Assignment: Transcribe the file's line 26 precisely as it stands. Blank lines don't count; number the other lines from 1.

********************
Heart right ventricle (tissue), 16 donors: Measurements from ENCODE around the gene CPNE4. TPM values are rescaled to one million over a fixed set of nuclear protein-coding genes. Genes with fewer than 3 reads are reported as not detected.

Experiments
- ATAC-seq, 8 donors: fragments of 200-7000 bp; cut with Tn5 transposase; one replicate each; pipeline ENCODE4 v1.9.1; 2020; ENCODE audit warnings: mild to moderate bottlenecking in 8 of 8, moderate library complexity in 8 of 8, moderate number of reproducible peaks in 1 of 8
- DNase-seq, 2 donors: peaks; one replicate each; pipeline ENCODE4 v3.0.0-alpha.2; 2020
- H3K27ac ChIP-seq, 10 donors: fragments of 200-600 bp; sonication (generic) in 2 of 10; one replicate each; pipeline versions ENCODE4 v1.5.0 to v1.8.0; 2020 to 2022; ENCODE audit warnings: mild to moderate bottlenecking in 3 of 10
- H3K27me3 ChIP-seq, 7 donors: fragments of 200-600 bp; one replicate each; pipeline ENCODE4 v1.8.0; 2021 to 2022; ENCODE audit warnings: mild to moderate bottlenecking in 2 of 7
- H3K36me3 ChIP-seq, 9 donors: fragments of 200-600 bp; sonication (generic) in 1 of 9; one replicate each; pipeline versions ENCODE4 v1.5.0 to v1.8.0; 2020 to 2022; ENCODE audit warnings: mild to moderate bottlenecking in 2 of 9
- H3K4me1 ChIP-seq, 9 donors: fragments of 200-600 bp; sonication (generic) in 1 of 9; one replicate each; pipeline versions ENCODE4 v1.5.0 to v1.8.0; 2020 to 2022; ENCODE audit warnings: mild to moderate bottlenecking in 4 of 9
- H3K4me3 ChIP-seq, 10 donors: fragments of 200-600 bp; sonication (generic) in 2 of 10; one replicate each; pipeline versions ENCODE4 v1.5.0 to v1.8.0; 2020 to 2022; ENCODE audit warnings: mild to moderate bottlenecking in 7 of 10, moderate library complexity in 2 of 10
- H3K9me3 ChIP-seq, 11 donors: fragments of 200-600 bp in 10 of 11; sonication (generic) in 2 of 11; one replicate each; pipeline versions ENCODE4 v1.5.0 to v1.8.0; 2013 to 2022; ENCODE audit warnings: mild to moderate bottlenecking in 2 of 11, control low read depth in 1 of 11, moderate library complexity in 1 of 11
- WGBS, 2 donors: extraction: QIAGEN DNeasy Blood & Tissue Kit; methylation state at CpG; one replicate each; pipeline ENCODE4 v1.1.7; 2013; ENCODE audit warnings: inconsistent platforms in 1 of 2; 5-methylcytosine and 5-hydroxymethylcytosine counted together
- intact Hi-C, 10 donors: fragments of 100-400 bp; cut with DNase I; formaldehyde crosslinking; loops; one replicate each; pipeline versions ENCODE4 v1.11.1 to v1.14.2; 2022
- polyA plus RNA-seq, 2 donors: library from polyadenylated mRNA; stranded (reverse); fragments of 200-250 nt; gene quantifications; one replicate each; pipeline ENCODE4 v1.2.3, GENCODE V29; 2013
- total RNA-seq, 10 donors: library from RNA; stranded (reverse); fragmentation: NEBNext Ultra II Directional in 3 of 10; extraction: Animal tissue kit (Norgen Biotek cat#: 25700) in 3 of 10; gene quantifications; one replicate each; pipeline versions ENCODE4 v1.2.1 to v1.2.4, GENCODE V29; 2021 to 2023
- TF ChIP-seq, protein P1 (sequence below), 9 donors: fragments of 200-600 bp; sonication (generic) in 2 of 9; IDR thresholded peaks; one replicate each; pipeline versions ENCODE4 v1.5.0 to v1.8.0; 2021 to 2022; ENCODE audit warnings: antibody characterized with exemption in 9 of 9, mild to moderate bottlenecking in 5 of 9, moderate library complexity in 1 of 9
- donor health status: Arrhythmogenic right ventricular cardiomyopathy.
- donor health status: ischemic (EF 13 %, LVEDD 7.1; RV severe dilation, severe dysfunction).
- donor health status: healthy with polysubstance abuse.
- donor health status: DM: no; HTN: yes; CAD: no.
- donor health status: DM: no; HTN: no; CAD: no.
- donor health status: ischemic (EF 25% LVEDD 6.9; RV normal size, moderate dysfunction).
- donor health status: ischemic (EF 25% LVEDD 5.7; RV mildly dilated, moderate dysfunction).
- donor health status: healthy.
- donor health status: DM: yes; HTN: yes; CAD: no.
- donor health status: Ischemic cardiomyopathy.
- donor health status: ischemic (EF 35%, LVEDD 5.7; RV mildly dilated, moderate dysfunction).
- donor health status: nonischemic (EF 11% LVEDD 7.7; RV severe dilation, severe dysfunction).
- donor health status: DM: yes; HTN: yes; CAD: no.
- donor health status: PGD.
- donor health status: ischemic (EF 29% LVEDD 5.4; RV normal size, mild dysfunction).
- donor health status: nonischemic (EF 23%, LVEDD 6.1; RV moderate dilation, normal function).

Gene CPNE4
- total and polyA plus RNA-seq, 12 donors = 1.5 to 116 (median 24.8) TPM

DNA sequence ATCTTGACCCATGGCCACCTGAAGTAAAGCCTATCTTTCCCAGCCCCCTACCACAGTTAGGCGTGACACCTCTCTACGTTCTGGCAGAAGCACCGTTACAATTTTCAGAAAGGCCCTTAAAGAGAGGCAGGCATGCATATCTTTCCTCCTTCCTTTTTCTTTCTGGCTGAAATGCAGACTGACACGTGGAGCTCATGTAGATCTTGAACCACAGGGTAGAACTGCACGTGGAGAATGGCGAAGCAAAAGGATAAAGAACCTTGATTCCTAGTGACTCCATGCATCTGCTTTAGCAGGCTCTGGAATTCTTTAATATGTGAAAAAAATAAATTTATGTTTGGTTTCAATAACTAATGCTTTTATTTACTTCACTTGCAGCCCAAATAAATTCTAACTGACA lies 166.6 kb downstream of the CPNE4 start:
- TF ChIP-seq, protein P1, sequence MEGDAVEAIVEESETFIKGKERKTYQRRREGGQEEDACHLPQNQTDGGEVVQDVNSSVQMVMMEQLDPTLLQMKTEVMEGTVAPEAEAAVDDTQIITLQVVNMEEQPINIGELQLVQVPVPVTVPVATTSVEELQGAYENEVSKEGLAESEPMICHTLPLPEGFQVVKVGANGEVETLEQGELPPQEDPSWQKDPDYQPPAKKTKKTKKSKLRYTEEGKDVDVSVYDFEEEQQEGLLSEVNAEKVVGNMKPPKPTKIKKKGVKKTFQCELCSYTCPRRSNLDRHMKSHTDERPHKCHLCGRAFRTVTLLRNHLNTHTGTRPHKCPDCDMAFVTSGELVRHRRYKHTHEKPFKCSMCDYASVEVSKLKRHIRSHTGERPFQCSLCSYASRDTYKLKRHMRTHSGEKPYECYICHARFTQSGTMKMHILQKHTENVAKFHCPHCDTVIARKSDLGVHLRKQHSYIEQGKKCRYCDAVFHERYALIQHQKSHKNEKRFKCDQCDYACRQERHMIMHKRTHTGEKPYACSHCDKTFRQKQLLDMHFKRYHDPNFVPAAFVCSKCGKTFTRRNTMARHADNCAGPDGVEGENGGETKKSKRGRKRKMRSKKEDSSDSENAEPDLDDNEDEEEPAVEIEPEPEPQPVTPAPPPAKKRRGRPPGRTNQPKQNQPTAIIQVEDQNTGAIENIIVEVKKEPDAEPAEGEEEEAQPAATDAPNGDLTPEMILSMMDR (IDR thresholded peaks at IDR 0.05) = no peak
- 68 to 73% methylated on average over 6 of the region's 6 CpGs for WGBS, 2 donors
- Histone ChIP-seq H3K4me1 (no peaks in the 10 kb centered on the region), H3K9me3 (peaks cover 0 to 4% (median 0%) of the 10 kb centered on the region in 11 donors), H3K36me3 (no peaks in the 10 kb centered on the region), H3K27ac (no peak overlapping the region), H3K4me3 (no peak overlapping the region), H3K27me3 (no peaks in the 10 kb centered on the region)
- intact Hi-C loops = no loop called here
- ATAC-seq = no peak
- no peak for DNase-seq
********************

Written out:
- donor health status: ischemic (EF 35%, LVEDD 5.7; RV mildly dilated, moderate dysfunction).